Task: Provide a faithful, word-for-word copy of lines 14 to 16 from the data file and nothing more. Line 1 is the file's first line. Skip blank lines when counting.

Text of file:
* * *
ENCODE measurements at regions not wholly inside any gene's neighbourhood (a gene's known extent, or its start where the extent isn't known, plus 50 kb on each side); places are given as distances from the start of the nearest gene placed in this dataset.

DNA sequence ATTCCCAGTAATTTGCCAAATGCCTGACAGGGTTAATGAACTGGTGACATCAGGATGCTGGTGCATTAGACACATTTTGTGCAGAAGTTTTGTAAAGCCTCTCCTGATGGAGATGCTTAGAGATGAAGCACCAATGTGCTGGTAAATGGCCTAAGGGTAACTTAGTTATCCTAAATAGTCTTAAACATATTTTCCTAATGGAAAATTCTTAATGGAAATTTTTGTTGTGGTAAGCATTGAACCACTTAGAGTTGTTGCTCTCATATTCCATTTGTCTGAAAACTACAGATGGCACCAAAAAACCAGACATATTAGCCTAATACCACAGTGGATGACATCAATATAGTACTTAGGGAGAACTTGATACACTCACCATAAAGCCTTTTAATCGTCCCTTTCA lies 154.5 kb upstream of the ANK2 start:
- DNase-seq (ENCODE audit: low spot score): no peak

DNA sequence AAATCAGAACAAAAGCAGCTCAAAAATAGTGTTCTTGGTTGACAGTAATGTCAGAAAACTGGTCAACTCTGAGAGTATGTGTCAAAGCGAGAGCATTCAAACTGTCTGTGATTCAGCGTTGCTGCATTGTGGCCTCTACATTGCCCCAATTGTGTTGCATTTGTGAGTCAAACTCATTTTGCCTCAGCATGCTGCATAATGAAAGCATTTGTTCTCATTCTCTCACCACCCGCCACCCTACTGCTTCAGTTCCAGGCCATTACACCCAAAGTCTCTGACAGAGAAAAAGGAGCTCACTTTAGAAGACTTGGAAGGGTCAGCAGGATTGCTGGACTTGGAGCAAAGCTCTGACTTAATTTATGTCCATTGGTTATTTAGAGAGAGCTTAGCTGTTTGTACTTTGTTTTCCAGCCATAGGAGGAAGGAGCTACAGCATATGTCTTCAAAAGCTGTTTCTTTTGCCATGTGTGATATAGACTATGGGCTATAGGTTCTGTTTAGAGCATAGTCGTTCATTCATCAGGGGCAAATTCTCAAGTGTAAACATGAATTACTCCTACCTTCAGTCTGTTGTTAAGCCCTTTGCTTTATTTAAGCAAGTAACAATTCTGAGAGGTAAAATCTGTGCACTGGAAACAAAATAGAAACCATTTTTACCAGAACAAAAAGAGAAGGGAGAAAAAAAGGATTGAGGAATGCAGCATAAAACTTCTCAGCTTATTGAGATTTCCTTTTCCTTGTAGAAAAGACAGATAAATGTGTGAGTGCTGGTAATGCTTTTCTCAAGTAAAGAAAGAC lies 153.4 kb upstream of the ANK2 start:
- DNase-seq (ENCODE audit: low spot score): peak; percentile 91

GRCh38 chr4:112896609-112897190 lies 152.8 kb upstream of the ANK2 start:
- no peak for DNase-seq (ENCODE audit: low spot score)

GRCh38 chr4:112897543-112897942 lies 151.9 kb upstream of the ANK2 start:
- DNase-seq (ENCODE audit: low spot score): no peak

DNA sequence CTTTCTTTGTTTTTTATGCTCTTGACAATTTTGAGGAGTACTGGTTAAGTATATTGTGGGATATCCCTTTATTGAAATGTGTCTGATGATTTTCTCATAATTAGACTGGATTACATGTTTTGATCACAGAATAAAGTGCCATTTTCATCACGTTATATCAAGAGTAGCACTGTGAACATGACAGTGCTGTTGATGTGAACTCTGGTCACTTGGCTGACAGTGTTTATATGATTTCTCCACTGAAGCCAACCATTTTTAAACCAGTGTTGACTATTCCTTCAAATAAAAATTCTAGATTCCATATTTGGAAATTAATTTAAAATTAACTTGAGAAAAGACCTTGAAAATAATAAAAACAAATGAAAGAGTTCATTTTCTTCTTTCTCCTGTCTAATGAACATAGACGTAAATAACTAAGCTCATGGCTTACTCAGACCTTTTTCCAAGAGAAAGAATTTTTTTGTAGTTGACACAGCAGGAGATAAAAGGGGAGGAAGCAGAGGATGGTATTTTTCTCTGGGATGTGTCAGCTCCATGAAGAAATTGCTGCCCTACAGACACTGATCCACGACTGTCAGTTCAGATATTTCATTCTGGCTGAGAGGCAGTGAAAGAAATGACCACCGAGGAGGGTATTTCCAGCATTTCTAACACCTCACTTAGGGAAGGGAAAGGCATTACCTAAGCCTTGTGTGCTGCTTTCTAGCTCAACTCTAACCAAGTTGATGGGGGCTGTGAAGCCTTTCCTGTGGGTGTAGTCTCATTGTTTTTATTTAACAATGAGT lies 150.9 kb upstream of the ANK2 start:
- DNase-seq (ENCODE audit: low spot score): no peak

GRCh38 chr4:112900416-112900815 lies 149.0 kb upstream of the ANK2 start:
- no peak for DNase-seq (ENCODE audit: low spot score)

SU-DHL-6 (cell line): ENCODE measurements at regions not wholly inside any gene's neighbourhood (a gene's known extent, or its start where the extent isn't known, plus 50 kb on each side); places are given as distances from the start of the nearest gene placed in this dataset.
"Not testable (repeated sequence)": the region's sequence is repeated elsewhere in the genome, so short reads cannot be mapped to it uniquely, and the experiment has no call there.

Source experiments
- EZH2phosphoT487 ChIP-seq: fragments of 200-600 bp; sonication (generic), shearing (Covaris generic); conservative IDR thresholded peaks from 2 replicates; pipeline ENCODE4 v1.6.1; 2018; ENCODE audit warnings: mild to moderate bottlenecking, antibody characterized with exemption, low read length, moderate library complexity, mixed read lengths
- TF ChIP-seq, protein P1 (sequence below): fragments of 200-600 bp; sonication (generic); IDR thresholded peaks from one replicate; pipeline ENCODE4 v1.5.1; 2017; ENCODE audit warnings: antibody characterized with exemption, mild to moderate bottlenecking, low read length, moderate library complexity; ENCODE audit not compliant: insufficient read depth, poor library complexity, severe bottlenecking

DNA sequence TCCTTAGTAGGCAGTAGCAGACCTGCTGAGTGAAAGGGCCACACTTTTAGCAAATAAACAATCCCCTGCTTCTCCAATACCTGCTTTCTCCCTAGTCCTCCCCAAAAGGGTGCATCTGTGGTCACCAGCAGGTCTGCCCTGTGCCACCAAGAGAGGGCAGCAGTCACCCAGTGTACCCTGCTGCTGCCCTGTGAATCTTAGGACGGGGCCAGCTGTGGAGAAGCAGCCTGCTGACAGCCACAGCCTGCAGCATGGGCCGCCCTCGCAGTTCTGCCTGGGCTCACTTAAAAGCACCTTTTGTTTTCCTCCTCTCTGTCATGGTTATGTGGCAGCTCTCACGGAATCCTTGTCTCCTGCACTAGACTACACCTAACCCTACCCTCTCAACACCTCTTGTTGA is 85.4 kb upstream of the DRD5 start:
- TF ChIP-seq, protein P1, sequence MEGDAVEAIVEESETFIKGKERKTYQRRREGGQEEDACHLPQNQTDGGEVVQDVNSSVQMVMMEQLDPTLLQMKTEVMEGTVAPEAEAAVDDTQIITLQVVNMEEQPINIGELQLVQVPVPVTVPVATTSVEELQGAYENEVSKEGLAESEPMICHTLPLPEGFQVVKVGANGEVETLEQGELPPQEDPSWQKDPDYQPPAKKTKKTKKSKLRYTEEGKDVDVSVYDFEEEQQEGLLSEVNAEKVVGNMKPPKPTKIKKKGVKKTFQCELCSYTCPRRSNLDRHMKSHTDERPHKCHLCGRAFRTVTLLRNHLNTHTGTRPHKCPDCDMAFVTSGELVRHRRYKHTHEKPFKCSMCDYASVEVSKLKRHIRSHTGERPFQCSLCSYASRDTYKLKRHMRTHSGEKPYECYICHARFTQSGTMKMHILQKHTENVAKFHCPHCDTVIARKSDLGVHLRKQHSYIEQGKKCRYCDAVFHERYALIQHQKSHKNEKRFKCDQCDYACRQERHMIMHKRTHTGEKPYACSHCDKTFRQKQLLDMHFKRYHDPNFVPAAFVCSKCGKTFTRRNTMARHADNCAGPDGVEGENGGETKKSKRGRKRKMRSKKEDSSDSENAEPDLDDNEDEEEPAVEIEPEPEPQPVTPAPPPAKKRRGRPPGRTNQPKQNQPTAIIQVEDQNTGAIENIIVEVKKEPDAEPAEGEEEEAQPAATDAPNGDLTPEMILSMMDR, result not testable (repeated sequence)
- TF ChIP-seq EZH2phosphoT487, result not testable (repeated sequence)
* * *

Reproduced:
SU-DHL-6 (cell line): ENCODE measurements at regions not wholly inside any gene's neighbourhood (a gene's known extent, or its start where the extent isn't known, plus 50 kb on each side); places are given as distances from the start of the nearest gene placed in this dataset.
"Not testable (repeated sequence)": the region's sequence is repeated elsewhere in the genome, so short reads cannot be mapped to it uniquely, and the experiment has no call there.

Source experiments